(3) “Fight as if you’re right. Listen as if you’re wrong.”
I’ve always been known as an extreme advocate for my customer. I have employed this motto since the beginning of my career. I do believe that the customer is always right – which means I fight for them – in fact, I work to find the commonalities of my customers and fight hardest for those – since they are the things that lead to repeatable sales.
At the same time, I also believe the sales motto “You were given 2 ears and 1 mouth for a reason”. Understanding where your customers and your co-workers and employees are coming from is the biggest way to move an issue forward. You don’t always have to agree, but you must always strive to understand.
(4) “In the workplace, when you have a bad encounter with someone, it packs five times more emotional wallop than a positive encounter.”
I have no idea if this is scientifically true or not, but I’ve always acted as if it is. It’s also the reason you have to fire your worst customers and prune bad performers as well as superstars who feel entitled. This is a no-negotiation and no-nonsense policy. Just do it. Nothing kills a company faster than bad vibes. Particularly at a startup – everyone must be rowing in the same direction. You can voice dissent, fight like you’re right, etc – but at the end of the day, when a decision is made, everyone lines up behind that decision. If you have people that can’t or won’t do that, send them packing.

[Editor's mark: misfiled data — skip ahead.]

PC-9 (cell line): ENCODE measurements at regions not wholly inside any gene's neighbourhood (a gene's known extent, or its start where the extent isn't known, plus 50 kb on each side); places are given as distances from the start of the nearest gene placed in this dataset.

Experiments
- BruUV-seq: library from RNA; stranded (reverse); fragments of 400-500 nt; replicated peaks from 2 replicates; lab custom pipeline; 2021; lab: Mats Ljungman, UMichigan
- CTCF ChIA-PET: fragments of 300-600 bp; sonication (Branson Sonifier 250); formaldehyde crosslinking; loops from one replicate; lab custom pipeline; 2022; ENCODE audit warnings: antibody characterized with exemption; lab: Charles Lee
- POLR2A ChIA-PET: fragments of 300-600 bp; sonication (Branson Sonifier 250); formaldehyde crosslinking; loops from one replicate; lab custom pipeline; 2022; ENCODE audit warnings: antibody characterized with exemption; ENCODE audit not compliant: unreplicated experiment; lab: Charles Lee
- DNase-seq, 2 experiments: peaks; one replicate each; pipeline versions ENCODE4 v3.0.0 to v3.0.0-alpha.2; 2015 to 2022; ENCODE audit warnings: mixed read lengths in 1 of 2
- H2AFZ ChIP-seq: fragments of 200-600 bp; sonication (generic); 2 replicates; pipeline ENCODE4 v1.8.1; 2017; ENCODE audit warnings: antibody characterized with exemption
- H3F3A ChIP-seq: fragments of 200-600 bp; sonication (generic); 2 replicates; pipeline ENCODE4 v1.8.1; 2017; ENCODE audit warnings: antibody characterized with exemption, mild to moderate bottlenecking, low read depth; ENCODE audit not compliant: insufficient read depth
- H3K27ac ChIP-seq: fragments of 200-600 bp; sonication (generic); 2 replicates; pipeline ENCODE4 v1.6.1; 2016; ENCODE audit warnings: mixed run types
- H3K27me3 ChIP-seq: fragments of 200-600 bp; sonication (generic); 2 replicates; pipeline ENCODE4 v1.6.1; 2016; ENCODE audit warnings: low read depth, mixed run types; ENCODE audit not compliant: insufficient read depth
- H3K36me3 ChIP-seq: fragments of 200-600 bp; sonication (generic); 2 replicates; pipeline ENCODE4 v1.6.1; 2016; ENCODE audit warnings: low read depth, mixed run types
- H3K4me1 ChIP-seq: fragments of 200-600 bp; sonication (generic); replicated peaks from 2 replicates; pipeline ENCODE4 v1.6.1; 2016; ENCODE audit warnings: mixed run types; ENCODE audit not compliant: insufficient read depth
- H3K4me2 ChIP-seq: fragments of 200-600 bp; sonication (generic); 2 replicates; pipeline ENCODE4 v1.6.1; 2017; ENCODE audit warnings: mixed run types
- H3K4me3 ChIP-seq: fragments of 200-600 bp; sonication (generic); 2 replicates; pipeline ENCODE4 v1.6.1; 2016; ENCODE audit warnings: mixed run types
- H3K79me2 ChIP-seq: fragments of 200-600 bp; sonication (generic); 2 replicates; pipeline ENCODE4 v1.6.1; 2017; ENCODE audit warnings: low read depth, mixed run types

(5) “After people talk to you, do they come away with more or less energy?”
This one is key. Are you a giver or a taker? Another way to look at this is “Do people want to come and speak with you?” In the spirit of working “for” your team, you want to provide your team with all the tools necessary to win. This needs to include handling emotional and psychological stress on top of the regular workplace stress. If you leverage fear-based management, then your team will be afraid to even bring up controversial issues, and the times that they must, you will leave them emotionally drained. Then they will go back and do substandard work, and so the vicious cycle begins. Your job is not a therapist; however it’s important that your team feels they can tell you anything that is impacting them to do the best job they can. And clearing away the obstacles is your most important skill as a great manager.
Being a great manager or leader is a skill just like sales, programming, marketing, etc. We don’t put enough effort and training behind it within a company, and we should. I am thinking of implementing a leadership program where an employee who looks ready to be promoted is actually put into that leadership position (not formally) for 3 months, combined with formal training, and see how they perform before actually promoting them. Do you have programs at your company for training and mentoring new managers? I’d love to hear them in the comments section.